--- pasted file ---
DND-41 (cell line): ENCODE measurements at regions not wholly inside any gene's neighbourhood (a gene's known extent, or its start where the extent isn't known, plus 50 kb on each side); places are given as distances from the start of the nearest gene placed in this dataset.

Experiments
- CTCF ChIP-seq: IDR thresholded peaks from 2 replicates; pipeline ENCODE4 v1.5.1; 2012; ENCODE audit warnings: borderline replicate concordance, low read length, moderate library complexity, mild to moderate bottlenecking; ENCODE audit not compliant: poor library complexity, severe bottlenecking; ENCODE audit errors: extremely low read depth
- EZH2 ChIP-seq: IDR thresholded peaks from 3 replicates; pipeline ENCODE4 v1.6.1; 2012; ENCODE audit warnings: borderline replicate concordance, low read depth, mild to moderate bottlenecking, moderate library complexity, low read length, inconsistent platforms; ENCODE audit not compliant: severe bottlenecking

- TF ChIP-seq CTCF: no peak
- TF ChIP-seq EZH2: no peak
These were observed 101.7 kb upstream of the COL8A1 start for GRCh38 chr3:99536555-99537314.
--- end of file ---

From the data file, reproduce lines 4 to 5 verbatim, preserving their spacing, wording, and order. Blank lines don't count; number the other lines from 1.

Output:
- EZH2 ChIP-seq: IDR thresholded peaks from 3 replicates; pipeline ENCODE4 v1.6.1; 2012; ENCODE audit warnings: borderline replicate concordance, low read depth, mild to moderate bottlenecking, moderate library complexity, low read length, inconsistent platforms; ENCODE audit not compliant: severe bottlenecking

- TF ChIP-seq CTCF: no peak